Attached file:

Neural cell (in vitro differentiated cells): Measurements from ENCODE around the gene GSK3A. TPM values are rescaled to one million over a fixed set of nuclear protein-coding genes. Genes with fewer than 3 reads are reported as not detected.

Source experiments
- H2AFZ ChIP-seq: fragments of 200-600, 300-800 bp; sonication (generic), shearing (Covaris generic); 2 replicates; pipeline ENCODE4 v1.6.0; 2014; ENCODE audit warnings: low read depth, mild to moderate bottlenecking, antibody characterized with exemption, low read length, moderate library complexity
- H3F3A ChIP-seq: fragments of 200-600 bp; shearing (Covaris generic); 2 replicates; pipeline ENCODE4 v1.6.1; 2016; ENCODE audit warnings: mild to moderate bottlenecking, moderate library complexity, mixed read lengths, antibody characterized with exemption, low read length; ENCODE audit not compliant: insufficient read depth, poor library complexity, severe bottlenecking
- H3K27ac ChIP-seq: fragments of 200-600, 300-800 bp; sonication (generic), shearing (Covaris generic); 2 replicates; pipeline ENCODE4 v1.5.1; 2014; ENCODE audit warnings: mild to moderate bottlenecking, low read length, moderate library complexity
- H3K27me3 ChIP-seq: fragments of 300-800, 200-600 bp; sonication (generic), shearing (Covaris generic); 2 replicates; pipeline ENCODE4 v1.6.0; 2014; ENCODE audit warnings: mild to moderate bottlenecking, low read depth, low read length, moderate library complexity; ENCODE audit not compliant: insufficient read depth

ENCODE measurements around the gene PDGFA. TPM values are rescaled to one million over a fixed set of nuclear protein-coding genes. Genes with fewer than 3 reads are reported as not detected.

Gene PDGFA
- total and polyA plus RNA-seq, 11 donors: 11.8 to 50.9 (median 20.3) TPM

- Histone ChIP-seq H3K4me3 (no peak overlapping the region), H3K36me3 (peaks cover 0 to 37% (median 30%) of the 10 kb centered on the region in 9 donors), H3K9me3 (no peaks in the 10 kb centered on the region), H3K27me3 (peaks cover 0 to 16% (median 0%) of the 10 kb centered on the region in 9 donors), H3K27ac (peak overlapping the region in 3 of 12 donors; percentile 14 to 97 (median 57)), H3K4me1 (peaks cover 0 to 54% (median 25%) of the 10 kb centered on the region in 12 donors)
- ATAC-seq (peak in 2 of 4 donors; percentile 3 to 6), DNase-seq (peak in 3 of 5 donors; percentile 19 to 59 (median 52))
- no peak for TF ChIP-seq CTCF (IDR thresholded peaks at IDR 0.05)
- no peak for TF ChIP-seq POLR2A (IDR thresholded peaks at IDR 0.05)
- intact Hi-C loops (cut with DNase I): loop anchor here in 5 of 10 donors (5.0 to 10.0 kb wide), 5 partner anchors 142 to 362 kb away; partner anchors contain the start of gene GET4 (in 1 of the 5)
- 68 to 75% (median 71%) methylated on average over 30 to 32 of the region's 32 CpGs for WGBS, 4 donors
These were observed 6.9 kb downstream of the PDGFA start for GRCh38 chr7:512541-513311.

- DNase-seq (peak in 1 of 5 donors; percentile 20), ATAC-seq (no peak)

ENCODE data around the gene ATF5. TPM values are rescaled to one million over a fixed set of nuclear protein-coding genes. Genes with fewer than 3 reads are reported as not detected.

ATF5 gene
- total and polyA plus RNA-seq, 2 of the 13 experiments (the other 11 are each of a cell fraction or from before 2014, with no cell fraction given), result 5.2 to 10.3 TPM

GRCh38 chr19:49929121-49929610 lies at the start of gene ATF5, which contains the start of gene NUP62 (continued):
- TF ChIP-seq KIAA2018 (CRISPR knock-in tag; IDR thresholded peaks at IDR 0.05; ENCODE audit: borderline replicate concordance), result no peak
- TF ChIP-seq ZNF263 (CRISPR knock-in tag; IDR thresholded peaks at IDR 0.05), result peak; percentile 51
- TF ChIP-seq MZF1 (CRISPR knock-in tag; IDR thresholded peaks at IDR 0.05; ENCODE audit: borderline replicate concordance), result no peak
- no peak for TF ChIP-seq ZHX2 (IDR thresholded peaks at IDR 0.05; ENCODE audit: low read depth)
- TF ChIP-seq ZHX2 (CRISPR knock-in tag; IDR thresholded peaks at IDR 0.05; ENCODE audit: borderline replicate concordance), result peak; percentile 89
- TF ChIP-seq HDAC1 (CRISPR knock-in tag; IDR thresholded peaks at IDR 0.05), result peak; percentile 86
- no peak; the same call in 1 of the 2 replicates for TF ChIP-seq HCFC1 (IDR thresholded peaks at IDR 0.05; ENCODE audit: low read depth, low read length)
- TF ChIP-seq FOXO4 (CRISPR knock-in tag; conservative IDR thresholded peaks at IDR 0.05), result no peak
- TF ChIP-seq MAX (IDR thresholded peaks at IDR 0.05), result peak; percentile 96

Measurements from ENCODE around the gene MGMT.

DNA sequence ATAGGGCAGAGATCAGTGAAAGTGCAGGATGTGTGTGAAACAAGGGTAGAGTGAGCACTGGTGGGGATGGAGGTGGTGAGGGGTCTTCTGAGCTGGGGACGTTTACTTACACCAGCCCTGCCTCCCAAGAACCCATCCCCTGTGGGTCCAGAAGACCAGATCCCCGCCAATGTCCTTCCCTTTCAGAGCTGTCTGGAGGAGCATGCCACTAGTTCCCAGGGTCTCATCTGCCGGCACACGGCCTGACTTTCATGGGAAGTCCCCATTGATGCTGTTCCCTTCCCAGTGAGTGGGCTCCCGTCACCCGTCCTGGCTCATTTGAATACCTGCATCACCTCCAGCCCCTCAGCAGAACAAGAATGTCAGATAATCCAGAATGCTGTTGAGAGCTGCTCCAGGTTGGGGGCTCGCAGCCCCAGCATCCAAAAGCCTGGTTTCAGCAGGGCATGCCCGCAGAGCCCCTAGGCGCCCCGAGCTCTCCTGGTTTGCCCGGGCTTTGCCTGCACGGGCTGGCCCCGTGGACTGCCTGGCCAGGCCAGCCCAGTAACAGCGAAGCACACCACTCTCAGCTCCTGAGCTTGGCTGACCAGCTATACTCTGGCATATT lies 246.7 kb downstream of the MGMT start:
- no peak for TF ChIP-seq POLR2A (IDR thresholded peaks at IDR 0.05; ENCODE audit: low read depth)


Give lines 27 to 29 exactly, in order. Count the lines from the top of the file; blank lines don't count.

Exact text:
- TF ChIP-seq HDAC1 (CRISPR knock-in tag; IDR thresholded peaks at IDR 0.05), result peak; percentile 86
- no peak; the same call in 1 of the 2 replicates for TF ChIP-seq HCFC1 (IDR thresholded peaks at IDR 0.05; ENCODE audit: low read depth, low read length)
- TF ChIP-seq FOXO4 (CRISPR knock-in tag; conservative IDR thresholded peaks at IDR 0.05), result no peak